Split leaves council `stuck'

Another vote set tomorrow in effort to pick CA president

Two finalists deadlock 5-5

Racial politics, job of a leader, internal disputes play roles


January 10, 2001|By Laura Vozzella | Laura Vozzella,SUN STAFF

Racial politics, internal disputes and honest philosophical differences have left the Columbia Council deadlocked 5-5 as it tries to choose a new president for one of the nation's largest homeowners associations.

In a five-hour, closed-door meeting Monday night, the council was evenly split between finalists Gregory C. Fehrenbach, 53, administrator for the township of Piscataway, N.J., and Michael D. Letcher, 47, city manager of Sedona, Ariz.

The council is scheduled to try again tomorrow night.

"We're stuck, and what do we do now?" said Councilwoman Cecilia Januszkiewicz of Long Reach, summing up the mood when the meeting broke up after midnight.

Council sources said the most contentious part of the meeting centered on allegations that Chairman Lanny Morrison of Harper's Choice had withheld information about a third candidate, who dropped out last week.

But yesterday, Donna Rice of Town Center said racial politics was at the heart of the split. She said some council members oppose Letcher because he is black. Fehrenbach is white.

"If he were of another skin tone, he would be a shoo-in," Rice said. "... There are some of those tendencies among some of our members, and they probably aren't even aware."

Some of Fehrenbach's supporters said their choice had nothing to do with race. Januszkiewicz called the allegations "baloney."

Sources said those voting for Fehrenbach were: Januszkiewicz, Robert Conors of Dorsey's Search, Vincent Marando of Wilde Lake, Adam Rich of River Hill and Barbara Russell of Oakland Mills.

They said Letcher's supporters were: Morrison, Rice, Pearl Atkinson Stewart of Owen Brown, Miles Coffman of Hickory Ridge and Kirk Halpin of Kings Contrivance.

The council is trying to hire a Columbia Association president at a critical time in the homeowner group's 34-year history - as Columbia approaches build-out, faces decline and crime in some older neighborhoods and tries to bounce back from the turmoil stirred up under the last president.

Deborah O. McCarty resigned her $130,000-a-year position under pressure in May amid questions about her leadership and commitment to the community.

Several council members said the council split has to do with a difference of opinion about the president's role.

Some want a president to be a high-profile leader, acting as Columbia's "ambassador" to Howard County and to the state as a whole.

Others want a strong administrator who will focus on the nuts and bolts of running a homeowners association that provides recreational and other services to Columbia's 87,000 residents and has a $50 million annual budget.

Members in both camps generally agree Letcher would make the better ambassador. They said he is the more outgoing, regularly rubbing elbows with residents in Sedona supermarkets in a "Shop and Talk" program he created.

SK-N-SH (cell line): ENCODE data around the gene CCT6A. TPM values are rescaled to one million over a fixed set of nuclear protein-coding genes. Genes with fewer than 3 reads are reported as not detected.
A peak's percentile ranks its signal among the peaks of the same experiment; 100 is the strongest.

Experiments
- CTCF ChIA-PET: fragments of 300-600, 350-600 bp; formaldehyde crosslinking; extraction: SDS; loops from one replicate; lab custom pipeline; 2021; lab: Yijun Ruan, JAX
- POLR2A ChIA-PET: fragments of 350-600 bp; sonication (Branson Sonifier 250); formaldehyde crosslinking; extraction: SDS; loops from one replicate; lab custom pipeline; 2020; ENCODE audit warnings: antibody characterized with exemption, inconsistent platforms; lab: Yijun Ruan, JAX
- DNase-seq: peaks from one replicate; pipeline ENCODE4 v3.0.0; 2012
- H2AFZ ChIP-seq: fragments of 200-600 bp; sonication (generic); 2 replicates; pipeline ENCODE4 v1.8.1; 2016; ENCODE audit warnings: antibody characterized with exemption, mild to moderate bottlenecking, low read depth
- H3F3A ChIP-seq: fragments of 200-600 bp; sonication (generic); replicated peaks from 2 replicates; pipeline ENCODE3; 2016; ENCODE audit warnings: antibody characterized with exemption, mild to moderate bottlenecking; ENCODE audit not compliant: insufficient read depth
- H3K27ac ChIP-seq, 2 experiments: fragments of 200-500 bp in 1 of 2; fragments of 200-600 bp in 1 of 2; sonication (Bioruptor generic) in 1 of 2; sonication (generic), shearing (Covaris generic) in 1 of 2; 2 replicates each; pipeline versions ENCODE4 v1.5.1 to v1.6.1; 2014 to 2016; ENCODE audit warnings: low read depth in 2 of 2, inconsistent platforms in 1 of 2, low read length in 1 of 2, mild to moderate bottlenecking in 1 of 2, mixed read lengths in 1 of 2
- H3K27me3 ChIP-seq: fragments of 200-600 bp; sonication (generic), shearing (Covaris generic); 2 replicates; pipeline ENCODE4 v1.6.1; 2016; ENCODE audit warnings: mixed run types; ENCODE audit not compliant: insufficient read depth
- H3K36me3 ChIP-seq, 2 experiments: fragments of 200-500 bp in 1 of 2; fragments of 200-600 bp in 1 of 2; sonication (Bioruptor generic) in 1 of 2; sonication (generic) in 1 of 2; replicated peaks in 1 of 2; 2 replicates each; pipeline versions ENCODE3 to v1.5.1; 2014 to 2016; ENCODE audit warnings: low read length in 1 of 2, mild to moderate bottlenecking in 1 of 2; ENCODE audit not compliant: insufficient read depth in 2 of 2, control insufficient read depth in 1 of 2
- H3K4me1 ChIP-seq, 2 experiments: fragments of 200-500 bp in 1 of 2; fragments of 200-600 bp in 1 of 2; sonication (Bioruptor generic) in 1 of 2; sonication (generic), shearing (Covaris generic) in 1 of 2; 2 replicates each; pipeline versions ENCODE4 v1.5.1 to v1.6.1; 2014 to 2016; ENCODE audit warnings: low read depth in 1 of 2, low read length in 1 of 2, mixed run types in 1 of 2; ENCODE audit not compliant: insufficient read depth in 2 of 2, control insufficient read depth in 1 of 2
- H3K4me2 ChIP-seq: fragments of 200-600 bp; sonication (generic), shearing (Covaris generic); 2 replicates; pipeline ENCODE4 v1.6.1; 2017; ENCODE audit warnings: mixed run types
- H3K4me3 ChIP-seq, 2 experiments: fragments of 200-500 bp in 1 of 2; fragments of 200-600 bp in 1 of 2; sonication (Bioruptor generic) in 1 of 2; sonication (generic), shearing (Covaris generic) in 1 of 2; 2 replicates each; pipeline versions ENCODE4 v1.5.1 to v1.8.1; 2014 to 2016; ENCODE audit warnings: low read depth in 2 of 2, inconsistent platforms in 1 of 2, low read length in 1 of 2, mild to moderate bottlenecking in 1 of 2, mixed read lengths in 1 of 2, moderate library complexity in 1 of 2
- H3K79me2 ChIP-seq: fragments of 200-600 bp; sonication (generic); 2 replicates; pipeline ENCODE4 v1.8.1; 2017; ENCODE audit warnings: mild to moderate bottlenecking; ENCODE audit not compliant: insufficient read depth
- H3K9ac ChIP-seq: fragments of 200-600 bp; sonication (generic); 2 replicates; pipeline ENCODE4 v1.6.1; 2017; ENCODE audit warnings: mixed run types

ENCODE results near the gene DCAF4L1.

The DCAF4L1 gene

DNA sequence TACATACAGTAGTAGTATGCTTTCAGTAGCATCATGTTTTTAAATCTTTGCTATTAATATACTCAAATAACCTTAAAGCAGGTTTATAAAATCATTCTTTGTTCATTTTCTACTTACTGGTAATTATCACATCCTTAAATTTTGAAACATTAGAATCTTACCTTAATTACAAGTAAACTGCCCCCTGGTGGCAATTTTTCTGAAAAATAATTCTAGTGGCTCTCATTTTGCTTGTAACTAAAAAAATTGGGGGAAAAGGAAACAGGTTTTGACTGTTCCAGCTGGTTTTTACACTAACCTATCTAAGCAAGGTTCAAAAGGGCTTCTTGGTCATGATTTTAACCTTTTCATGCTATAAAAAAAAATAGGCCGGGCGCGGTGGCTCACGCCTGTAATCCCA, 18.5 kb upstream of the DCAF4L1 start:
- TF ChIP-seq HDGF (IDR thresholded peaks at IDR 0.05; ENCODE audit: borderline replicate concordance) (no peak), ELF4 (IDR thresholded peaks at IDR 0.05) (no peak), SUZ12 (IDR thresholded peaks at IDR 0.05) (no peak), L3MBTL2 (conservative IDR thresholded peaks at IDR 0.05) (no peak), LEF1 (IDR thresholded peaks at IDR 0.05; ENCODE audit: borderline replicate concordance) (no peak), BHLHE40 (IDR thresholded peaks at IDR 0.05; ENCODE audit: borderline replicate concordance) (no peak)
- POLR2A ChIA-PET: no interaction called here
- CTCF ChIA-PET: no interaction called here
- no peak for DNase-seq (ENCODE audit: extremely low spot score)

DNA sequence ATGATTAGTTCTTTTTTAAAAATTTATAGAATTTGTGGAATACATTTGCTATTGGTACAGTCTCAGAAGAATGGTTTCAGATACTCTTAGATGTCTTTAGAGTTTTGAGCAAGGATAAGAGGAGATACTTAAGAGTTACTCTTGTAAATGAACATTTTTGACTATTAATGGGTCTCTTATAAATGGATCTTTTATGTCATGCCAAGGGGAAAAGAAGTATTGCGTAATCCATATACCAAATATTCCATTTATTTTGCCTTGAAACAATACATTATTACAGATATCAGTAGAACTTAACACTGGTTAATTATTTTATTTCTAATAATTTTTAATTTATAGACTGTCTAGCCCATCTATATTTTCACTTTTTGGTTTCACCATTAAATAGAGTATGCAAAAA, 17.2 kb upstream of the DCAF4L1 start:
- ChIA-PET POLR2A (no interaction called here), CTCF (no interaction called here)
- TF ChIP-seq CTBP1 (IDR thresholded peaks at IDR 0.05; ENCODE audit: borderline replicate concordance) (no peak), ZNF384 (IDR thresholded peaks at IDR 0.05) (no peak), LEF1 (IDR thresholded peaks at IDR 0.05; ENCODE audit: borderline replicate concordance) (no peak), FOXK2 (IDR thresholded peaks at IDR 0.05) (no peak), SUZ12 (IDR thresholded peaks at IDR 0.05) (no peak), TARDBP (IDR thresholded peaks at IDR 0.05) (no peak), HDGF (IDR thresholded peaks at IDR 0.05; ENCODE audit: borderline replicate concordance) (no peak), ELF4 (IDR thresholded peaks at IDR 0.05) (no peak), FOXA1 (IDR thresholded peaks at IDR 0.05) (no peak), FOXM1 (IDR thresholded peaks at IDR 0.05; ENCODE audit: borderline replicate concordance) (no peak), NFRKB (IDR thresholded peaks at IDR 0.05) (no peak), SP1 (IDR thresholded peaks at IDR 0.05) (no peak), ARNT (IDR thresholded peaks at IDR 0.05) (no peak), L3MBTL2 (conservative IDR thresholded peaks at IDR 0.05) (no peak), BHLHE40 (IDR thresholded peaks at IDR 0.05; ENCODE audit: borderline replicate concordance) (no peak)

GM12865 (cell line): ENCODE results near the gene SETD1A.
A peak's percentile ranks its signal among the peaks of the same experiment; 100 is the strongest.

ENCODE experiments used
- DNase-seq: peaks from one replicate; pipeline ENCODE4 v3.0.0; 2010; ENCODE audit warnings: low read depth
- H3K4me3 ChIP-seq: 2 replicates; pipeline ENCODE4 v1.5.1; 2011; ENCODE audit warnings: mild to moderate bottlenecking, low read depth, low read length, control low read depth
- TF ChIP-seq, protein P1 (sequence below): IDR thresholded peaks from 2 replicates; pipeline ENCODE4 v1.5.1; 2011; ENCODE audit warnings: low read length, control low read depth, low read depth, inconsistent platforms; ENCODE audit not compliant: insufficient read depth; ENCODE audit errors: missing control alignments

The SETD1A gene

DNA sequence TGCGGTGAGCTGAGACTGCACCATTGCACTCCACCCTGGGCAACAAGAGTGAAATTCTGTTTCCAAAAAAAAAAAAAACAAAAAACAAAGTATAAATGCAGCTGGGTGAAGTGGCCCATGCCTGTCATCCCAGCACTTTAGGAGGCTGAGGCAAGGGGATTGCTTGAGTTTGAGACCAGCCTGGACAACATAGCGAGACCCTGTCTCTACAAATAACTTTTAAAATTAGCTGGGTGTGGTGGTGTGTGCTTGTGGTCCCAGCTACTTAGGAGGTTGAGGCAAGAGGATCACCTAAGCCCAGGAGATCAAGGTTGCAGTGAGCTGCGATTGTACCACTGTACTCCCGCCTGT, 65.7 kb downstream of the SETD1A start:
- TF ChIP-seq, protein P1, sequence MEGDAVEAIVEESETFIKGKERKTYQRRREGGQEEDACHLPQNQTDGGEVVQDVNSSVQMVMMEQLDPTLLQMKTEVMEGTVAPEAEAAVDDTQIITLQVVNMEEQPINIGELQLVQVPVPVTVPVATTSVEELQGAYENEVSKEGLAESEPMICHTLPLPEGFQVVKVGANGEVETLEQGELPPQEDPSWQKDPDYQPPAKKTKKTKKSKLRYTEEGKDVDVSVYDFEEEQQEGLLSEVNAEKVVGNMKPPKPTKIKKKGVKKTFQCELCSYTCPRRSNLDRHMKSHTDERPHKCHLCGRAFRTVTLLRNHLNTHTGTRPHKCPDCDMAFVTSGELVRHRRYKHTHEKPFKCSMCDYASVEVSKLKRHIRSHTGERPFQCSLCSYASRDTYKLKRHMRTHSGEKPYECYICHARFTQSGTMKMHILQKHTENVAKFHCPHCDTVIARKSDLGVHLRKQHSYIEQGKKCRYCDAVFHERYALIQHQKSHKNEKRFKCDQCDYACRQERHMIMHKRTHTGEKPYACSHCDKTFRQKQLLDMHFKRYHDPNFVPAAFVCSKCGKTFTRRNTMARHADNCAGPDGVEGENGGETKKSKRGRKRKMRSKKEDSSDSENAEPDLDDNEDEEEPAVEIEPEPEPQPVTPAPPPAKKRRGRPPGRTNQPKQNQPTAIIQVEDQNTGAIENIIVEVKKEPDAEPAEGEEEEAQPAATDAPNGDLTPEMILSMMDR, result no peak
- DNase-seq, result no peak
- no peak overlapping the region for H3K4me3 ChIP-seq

Members also generally agree that Fehrenbach would make the stronger administrator. At a public forum Sunday, he said he knows the workings of Piscataway's government so well he has never had to defer to a department head to answer questions at a forum.

Letcher also seems to be a strong, capable administrator, council members noted. And Fehrenbach bikes and runs through town to see and be seen.

But on the wide spectrum of administrators, Letcher is more of a glad-hander and Fehrenbach is more of a wonk, several council members said.

"I do think it's the difference between somebody who's going to be out there in the community cheerleading as opposed to someone who's a little more reserved and is really looking at the long-term health of the corporation," said Januszkiewicz, who favors the latter model.

The most contentious part of the meeting had to do with a third finalist, Theodore J. Staton, 45, city manager in East Lansing, Mich., who withdrew last week, participants said.

Januszkiewicz, Marando and Russell accused Morrison of withholding information about a fatal car accident in which Staton was involved, but not at fault, in the 1980s. No charges were filed.

Morrison acknowledged that he had known about the accident since Dec. 10 and asked Mike Casey, the council's executive search consultant, to look into the matter. He said he did not inform the rest of the council because he was waiting for Casey's report.

Casey said yesterday he was still investigating when Staton withdrew. He said there was no reason to tell the council about the accident at that point.

He said Staton told him he was upset that the accident had become a subject of gossip in Columbia. Staton said in an interview this week he told Casey about several other factors in his decision, including concern that the search was mired in racial politics.

Casey said Staton had not shared all of those reasons with him. Staton maintained yesterday that he had.

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